RAMAT HA-GOLAN (Heb. רָמַת הַגּוֹלָן; the "Golan Heights" or "Plateau"), comprises practically the whole Golan region of N. Transjordan which forms the western section of the *Bashan. Ramat ha-Golan borders on the upper Jordan Rift Valley and Lake Kinneret in the west, on the Yarmuk Valley in the south, on the Ruqqād stream in the east, and on the Hermon Massif in the north. In the last stage of the Six-Day War (1967), nearly the entire region was occupied by the Israeli army and came under Israeli administration. Together with the southeast portion of Mount Hermon – also occupied by Israeli forces – it measures about 480 sq. mi. (1,250 sq. km.). The origin of the name Golan is not clear; A.J. Brawer proposes that it is derived from golah ("exile") as the biblical "Golan in Bashan" (Deut. 4:43; i Chron. 6:56) was a city of refuge for expatriates (see below History and Archaeology).
Three subregions are distinguished: the southern Golan, a plain area with land suitable for farming, characterized by a hot, dry climate and an average annual rainfall of 10 in. (250 mm.); the central Golan, moderate slope with altitudes of up to 3,000 ft. (700 m.), with rocky lands and deep gulleys; and the northern Golan, rising to altitudes of 2,000–3,000 ft. (600–900 m.), with a number of hilltops attaining 3,600–4,040 ft. (1,100–1,226 m.). This last area is characterized by low temperatures and large amounts of rain (about 40 in. or 1,000 mm. a year). The dominant characteristics of the Golan's topography were created through volcanism, which continued into the Middle Pleistocene period, i.e., until approximately 500,000 years ago, with lava pouring out from fissures and craters and covering the plateau with a continuous layer of basalt and strings of volcanic cones, the largest being Tel Avital (Tell Abu al-Nadāʾ, 1,204 m.). The plateau rises gently from south to north and dominates the rift valley to the west and south with abrupt escarpments. Stream courses, mainly in the southern section, have cut deep ravines, laid bare light-colored chalks, marls, and limestones underneath the black basalt, and separated small portions of the plateau from each other. Soils are mostly dark, fertile, and deep grumusols and are covered with basalt boulders in the north.
The Lower Golan has been farming country throughout most of its historic past, with grain crops as the principal branch; the ample rainfall and resulting stronger erosion make the Upper Golan a region of brush, forest, and pastures, rather than tilled fields, and biblical expressions such as the "cows" or "cattle of Bashan" (Amos 4:1; Ezek. 39:18) and "oaks of Bashan" (Isa. 2:13; Ezek. 27:6) seem to refer to this section. Deforestation by man has left only stunted remnants of ancient forests in the northern Golan; flocks of sheep and herds of cattle, however, continued to be the region's economic mainstay until the recent past.
History and Archaeology
The name "Golan" is first mentioned in the Bible as a settlement in the region of the Bashan (Deut. 4:43; Josh. 20:8), within the territory allocated to the tribe of Manasseh (Deut.4:43). It is referred to as a free city (Josh. 20:8) and later as a Levitical city (i Chron.6:7), thought to be Sahem ed-Djolan (Eusebius, Onom. 64:7), beyond the eastern border formed by the river Rukkad. The name of the entire region appears to have derived from this site. In the Persian period the region was included in the satrapy of *Karnaim, which encompassed the Golan and the *Bashan.
In the early Hellenistic period, the Golan formed a separate district under the name of Gaulanitis. The writings of *Josephus help to trace the history of the entire area (Antiq. 4:5, 3; 8: 2, 3; 13:15, 4; Wars 2:20, 6; 3:3, 1–5; 3:10, 10; 4:1,1). Early in the reign of the Hasmonean Alexander Jannaeus, the cities of Golan, Gamala and Seleucia were conquered (83–81 b.c.e., and the Golan was annexed to the Hasmonean kingdom (Antiq. 16:9, 2). After the conquest of Palestine by Pompey (63 b.c.e.) the Golan was populated by the *Itureans, but when Herod the Great came to the throne it came into his possession (23 b.c.e.). It remained part of his descendants' kingdom until the death of Agrippa ii. It was then annexed to the Roman Provincia Judaea and later in the Roman period it formed part of Palaestina Secunda. The more important large villages were Seleucia, Sogane, Bethsaida, and Gamla, and these were fortified by Josephus who had been proclaimed Jewish rebel commander of the Galilee (Wars 2:20, 6). The revolt was crushed by the Romans in 67 c.e. During the Roman and Byzantine periods the Gaulanitis was a prosperous rural area but devoid of large towns. At the end of the 5th century c.e., the emperor Anastasius made use of the Ghassanids, a Monophysite Christian Arab tribe from the Yemen that had moved into Syria, as frontier guards, particularly against the Lakhimids who were nomads in the Upper Euphrates. The Golan in the sixth century was populated by two groups: a well-established community of Jews and the Christian Ghassanids. Following the Arab invasion of 636 c.e., the region was slowly depopulated. The Mamluk and Ottoman authorities initiated enforced resettlement.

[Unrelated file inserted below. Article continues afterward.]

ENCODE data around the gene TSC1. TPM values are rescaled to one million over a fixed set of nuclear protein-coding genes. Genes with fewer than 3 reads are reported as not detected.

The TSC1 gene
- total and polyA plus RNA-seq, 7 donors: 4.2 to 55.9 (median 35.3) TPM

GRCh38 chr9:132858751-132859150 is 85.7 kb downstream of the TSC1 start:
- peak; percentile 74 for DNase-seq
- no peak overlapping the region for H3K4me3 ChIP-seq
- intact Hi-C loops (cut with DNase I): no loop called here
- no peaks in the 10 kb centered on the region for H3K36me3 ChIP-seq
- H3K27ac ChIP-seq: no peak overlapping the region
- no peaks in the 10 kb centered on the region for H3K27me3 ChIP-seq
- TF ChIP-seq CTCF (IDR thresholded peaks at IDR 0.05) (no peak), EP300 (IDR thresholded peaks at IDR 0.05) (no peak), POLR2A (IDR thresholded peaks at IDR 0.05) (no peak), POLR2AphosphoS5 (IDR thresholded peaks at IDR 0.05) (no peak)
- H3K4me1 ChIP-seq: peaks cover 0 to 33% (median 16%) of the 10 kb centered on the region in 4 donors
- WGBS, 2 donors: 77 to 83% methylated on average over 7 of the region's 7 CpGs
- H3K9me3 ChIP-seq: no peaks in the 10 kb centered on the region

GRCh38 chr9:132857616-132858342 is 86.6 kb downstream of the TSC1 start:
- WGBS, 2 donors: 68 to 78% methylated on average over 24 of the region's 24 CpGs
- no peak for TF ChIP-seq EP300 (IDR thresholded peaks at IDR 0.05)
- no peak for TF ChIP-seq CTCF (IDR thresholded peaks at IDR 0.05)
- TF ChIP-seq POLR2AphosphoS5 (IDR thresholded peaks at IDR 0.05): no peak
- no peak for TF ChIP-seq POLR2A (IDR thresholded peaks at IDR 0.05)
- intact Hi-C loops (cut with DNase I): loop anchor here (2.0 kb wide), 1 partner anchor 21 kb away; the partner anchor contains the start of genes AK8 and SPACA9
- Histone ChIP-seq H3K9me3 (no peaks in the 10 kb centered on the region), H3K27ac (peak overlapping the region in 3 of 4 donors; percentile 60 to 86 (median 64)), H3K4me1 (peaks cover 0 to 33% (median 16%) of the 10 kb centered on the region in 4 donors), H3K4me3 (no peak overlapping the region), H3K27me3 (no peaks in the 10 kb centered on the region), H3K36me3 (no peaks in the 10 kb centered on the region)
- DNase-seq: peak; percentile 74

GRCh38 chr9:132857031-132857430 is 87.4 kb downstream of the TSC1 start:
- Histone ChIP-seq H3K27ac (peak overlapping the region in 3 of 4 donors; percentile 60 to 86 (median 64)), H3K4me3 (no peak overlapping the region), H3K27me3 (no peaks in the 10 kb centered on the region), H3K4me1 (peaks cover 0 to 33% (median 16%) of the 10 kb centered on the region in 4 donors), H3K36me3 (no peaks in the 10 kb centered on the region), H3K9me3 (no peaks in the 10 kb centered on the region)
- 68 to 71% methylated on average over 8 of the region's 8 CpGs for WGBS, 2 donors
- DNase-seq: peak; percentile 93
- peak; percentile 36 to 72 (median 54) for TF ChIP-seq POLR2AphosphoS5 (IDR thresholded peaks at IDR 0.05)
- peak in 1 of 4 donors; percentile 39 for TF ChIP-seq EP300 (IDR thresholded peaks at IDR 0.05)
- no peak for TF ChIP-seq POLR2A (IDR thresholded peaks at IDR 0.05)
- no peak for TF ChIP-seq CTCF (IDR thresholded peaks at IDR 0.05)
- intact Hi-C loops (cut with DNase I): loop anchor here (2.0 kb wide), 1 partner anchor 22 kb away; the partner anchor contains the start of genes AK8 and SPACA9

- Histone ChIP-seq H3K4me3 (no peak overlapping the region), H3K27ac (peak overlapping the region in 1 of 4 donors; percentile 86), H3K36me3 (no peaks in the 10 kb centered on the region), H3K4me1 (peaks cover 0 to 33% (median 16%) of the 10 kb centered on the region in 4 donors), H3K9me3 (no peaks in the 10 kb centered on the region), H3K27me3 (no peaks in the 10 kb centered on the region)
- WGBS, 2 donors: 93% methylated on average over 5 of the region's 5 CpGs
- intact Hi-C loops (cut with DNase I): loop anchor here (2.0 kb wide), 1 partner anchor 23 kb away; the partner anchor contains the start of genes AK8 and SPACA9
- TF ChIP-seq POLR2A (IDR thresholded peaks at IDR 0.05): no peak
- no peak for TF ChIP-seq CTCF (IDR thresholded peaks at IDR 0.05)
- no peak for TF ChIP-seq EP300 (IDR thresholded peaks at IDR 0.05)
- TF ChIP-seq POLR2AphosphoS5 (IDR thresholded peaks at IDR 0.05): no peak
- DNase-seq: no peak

L. Oliphant was one of the first to record the archaeological sites in the Golan during his visits to the region between 1879 and 1886. At Khirbat Kānif Oliphant found the remains of a synagogue with a lintel bearing an incomplete Aramaic inscription: "… remembered be for good Yose son of Ḥalfu son of Ḥana[n]."
A large number of sites were recorded and described by G. Schumacher following his work in the area between 1883 and 1885, and until 1914. Schumacher also prepared the first proper map of the region. He investigated at least a dozen sites with stones bearing Jewish symbols, such as the seven-branched menorah and other motifs, and attributed these to the remains of ancient synagogues. These sites include Fī̇q, Umm al-Qanāṭir, Khan-Bandaq, Lawiyya, al-Dikkī (Dikke), al-Rafīd, al-Aḥmadiyya, al-Burayka – most of them in southwestern Golan near the shores of the Sea of Galilee. In the village of Fī̇q a basalt column was found incised with a seven-branched menorah and under it an Aramaic inscription: "I, Judah, the cantor."
Since 1967 numerous surveys and excavations have been carried out in the region, notably a general survey of the region by S. Gutman and C. Epstein in 1967–1968, a more methodical general survey by D. Urman in 1968–1972, surveys of Chalcolithic sites and of dolmen fields by C. Epstein in 1973–2000, various investigations by Z. Maoz since 1977, a study of settlements and their landscapes by C. Dauphin in 1978–1988, and a study of "Iturean" settlements by M. Hartal since 1983. Since the late 1970s surveys and excavations have been undertaken on Mount Hermon by S. Dar.